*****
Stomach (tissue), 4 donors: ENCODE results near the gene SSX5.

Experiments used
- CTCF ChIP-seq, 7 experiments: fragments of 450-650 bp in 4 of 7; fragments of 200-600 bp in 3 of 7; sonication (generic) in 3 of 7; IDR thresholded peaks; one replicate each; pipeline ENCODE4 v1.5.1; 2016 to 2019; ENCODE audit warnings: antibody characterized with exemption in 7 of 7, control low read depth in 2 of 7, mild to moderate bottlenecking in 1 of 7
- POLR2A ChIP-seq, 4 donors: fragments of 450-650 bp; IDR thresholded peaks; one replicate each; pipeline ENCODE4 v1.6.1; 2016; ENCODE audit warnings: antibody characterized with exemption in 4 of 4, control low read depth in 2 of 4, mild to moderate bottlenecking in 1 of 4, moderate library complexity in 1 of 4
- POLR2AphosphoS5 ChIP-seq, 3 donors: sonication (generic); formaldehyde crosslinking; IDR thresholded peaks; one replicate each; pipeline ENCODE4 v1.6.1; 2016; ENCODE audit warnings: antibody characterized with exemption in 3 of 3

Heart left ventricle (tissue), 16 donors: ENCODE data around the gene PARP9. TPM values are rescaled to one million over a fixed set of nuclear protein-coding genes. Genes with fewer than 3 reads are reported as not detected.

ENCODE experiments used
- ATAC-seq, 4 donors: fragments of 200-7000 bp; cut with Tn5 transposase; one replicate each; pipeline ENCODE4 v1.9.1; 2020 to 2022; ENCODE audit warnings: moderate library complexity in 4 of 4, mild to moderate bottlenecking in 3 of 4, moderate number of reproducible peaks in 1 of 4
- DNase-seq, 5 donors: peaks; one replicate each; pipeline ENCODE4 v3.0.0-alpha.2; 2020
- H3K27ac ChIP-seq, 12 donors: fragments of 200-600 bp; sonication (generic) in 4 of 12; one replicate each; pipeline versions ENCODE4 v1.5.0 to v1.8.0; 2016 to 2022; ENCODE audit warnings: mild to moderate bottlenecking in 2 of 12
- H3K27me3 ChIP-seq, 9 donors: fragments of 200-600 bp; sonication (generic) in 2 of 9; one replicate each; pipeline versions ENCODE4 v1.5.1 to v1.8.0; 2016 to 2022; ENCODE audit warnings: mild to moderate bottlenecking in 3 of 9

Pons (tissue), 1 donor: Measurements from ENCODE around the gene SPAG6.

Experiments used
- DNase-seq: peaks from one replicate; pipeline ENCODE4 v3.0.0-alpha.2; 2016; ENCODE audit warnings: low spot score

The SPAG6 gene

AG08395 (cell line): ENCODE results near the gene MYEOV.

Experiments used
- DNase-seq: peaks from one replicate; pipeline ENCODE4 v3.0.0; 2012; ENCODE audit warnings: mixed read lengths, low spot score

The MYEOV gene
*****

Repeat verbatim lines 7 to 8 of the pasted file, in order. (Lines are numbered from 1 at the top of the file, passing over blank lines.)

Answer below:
ENCODE experiments used
- ATAC-seq, 4 donors: fragments of 200-7000 bp; cut with Tn5 transposase; one replicate each; pipeline ENCODE4 v1.9.1; 2020 to 2022; ENCODE audit warnings: moderate library complexity in 4 of 4, mild to moderate bottlenecking in 3 of 4, moderate number of reproducible peaks in 1 of 4